Mangy Milo melts hearts on mainland Malay

We have a new project: Milo the dog.

The gruesome photo above was taken moments after my first contact with Milo. As you can see, it was painful just to look at her.

Truthfully, we’ve seen some rough looking dogs in our world travels – including here on Panay Island in the Philippines. But Milo was one of the worst.

Milo is also the only dog that has ever looked me dead in the eye and whimpered aloud. I could swear she said ‘help me’. I answered – ‘OK’.

Milo’s hard-luck story

At first I thought she may have been struck and dragged by a vehicle. Her sides seemed raw like hamburger.

But a guy on the beach said it was just mange – made worse by Milo feverishly itching herself.

In fact, I had just struck up a conversation with the chap named Jerry, from Cardiff, Wales, when Milo came loping along.

Jerry said he had first noticed Milo a couple days before, sniffing around the edge of his beachfront property. He had offered her some table scraps, but found her too skittish to accept.

As Milo furtively slinked away again, Jerry and I agreed, we had to do something. We shook hands on it.

Help for Milo

I returned the next day. Jerry reported that he had asked around the neighborhood about who might be the owner of Milo. Eventually, he did find a Filipino family who admitted Milo was one of their dogs.

Jerry was of the opinion that the family had fallen on hard times. Without blaming them, he informed them that we wanted to help make Milo better. They consented to his attentions.

Milo wasn’t around during my second visit. But Jerry said he’d now seen her each day – so she’d undoubtedly be back. He talked about finding a veterinarian. I said I would get some food.

The next day, I returned with five pounds of Pedigree premium dry dog food (somewhat difficult to find here) and a collar. Jerry said I had just missed the veterinarian. The vet house-call had been arranged by Jerry’s landlord.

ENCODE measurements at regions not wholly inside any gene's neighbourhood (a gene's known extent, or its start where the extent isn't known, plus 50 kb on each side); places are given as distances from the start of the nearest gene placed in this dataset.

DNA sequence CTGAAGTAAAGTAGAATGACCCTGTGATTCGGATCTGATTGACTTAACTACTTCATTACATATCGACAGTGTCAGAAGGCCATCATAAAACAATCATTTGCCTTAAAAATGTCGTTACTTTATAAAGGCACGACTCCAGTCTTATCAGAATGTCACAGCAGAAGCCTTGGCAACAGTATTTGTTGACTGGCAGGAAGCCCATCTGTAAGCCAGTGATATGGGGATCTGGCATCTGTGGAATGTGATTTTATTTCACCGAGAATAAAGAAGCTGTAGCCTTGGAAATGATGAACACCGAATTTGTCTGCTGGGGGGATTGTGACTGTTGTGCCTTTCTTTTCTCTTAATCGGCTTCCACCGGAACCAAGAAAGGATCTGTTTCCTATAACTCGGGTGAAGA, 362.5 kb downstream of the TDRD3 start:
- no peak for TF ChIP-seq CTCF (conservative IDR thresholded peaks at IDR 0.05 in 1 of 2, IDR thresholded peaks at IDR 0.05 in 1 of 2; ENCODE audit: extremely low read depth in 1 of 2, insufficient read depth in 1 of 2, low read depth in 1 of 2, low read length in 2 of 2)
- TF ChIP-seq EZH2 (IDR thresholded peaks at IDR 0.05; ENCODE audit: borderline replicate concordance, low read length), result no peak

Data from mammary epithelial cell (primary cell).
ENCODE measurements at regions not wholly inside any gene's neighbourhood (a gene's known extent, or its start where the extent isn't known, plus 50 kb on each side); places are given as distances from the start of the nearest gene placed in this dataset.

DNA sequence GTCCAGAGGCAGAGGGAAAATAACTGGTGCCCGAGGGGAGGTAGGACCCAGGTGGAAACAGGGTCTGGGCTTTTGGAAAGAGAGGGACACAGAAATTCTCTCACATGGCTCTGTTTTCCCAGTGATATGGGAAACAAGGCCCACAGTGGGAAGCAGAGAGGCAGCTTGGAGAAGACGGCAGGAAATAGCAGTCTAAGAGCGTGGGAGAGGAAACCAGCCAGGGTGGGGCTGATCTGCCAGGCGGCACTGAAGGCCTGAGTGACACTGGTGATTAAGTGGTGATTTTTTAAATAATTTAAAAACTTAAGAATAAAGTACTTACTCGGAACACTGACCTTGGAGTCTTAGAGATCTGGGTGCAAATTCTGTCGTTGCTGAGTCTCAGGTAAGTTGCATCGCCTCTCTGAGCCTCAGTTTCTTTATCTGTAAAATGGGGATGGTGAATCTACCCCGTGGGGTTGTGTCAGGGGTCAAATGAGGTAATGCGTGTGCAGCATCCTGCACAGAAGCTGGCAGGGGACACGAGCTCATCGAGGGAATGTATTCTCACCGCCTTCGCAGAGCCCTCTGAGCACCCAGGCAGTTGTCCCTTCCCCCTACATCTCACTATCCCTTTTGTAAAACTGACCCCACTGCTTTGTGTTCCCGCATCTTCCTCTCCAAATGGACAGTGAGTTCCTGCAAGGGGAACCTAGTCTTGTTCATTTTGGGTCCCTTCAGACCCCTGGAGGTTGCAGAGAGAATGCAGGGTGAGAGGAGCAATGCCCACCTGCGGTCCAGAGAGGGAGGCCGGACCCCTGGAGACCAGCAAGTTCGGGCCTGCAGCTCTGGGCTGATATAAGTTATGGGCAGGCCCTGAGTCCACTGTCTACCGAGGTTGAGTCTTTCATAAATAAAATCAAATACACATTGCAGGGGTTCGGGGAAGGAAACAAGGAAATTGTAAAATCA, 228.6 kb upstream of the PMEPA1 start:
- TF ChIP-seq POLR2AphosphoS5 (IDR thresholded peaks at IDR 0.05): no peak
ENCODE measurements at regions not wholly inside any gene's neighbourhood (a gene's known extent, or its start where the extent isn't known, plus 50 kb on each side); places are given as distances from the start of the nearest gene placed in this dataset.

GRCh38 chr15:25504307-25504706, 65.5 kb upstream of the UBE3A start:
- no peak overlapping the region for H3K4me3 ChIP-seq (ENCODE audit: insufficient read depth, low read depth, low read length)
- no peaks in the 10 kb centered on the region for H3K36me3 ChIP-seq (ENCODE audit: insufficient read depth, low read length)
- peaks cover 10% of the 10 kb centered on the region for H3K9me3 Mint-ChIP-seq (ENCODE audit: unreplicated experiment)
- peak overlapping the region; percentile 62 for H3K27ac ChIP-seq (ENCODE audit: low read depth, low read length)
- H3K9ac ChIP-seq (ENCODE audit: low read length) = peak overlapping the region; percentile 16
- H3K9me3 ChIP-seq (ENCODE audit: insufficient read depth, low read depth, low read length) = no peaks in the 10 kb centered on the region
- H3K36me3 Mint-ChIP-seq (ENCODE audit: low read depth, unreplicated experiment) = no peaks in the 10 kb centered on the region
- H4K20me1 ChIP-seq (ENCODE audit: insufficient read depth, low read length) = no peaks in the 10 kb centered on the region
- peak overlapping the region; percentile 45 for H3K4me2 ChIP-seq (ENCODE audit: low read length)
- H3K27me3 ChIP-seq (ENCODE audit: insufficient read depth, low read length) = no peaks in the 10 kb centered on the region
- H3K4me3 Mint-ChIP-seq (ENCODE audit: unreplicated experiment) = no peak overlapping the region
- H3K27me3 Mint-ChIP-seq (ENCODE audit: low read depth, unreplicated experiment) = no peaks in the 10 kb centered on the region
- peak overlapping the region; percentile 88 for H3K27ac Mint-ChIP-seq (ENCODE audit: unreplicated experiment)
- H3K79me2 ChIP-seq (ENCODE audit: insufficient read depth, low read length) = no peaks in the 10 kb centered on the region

They had been able to lure Milo into Jerry’s porch area and give her an examination and injection of medicine. The vet now plans to return every week and provide treatment for the next month.

Apparently, after days of trying, Milo has warmed up to Jerry and his calm, stress free environment. Plus now we have some quality food to further bolster her health. Indeed, thankfully, she liked the Pedigree. We’ve sometimes bought dry dog food for street dogs and they won’t touch it.

Milo’s recovery

The next day, almost a miracle! I came by to find Milo hanging around Jerry’s porch and eating bits of the dry food from her half-coconut bowl. Amazingly, the horrible, open wounds on her sides were much better – not nearly as red. Healing fast.

Jerry wasn’t home but I took a few photos. You can see the difference in the photos above. And Milo seemed to have a bit more spunk – and trust too. At one point she was just inches from me, sniffing my legs.

I talked to her for a few minutes. Soothed her. We made eye contact again. I wonder if I can find some dog bones, biscuits, or treats somewhere. Such items are often scarce in the developing world.

Ongoing assistance

We’ve now taken a short getaway for a few days on the nearby tourist island of Boracay. Before we head home, I’m going to check some of the more ‘western oriented’ groceries here for dog biscuits. Hopefully, we can add that to Milo’s ‘recovery diet’.

Further, I’m sure the veterinarian has visited again. And Milo has undoubtedly been eating and resting and convalescing.

The last time I saw Milo she was roaming around on the beach near Jerry’s. She wasn’t exactly playing, but she did appear to be enjoying the late afternoon.

It was good to see the difference we’ve made in just a few days. And I’m confident that with a little more time and care she will improve even more.

As always, be thankful and generous, happy trails & more beer.

Life is NOW!

Thanks for reading, “Mangy Milo melts hearts on mainland Malay.”

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Mangy Milo melts hearts on mainland Malay

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